Barton Grange Farm Complex in Bradford on Avon is a Scheduled Ancient Monument of national importance dating back to the early Norman period. It was purchased in 1999/2000 by Bradford on Avon Preservation Trust Ltd with Heritage Lottery Funding. The site includes a Grade I listed granary and several smaller buildings, the oldest and most archaeologically important of which is known as the West Barn, adjacent to the tithe barn which is owned by English Heritage. At the time of the purchase the site had been badly neglected and the West Barn which had been severely damaged by fire in 1982 and was at risk of total collapse. Use of the original farm yard as a car park in recent years had destroyed the cohesion of the buildings as a group.

Harrison Brookes Architects were appointed to assess and repair the buildings, rationalise the landscaping and provide a visitor’s centre to comply with the Heritage Lottery Fund’s approved use. This required the development of a highly sympathetic design which retained 100% of the remaining archaeology and historic fabric whilst producing a modern functional space for use by Bradford on Avon Preservation Trust and the general public.

What remained of the West Barn masonry was carefully consolidated and rebuilt to the 1982 form. A new green oak frame was installed to create a single open space with a mezzanine meeting room over WC and kitchen facilities.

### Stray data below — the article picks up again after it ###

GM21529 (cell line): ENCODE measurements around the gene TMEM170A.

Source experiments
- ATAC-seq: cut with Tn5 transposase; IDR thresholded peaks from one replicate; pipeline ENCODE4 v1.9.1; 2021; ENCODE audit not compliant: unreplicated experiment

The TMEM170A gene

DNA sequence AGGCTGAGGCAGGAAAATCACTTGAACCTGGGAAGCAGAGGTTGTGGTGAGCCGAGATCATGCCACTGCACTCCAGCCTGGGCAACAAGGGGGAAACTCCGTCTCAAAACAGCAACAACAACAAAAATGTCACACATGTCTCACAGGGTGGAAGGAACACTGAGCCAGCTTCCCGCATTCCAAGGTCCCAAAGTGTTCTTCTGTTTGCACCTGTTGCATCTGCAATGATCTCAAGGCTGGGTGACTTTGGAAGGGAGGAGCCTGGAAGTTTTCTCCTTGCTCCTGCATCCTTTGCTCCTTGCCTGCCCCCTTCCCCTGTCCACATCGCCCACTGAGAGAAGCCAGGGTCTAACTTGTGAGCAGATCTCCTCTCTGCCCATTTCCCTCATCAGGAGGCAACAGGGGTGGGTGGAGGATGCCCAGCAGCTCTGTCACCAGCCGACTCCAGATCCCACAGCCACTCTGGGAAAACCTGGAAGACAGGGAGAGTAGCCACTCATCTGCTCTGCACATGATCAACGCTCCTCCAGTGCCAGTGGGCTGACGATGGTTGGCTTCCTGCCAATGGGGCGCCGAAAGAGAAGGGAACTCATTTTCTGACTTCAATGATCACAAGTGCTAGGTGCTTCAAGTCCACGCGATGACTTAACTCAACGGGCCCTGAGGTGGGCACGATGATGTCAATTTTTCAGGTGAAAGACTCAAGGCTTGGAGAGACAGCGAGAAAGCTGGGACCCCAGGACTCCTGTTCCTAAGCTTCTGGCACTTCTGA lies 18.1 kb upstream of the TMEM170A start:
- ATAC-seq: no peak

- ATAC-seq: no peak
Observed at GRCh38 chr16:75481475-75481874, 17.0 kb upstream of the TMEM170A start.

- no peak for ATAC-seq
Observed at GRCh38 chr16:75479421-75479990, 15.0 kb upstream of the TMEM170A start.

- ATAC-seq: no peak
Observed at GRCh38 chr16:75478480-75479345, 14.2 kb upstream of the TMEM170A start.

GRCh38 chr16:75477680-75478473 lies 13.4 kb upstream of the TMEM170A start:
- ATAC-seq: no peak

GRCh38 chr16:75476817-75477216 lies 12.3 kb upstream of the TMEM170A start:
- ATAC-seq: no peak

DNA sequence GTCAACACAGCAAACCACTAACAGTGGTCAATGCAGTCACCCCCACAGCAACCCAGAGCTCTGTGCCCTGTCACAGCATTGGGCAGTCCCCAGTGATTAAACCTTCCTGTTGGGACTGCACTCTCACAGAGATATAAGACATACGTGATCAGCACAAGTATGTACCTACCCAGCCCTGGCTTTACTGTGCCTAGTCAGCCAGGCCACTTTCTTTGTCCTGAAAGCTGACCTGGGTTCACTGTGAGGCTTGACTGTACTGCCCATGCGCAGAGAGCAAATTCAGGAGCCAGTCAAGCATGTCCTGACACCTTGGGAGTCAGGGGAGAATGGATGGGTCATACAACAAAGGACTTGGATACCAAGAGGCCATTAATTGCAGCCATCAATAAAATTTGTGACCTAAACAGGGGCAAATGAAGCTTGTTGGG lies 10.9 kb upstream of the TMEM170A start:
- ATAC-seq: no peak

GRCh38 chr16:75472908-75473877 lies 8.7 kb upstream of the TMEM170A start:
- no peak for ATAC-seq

The roof was covered with clay tiles that were specially made by Sandtoft following the pattern of the local vernacular Bridgewater clay tiles that were no longer available. As a result of the research and development carried out by HBA these tiles have now become part of Standtoft’s standard product range and 2 million tiles were sold in the 2 years following the completion of this project.

The work which was funded by the Heritage Lottery Fund, English Heritage and donations from the public took 3 years to complete and was officially opened in 2003 by HRH Prince Charles. The project won a National Green Apple Award and the client recently reported that it has grown into full community use and well beyond: ‘It is constantly booked for exhibitions, concerts and family parties and in 2015 hosted 36 weddings.’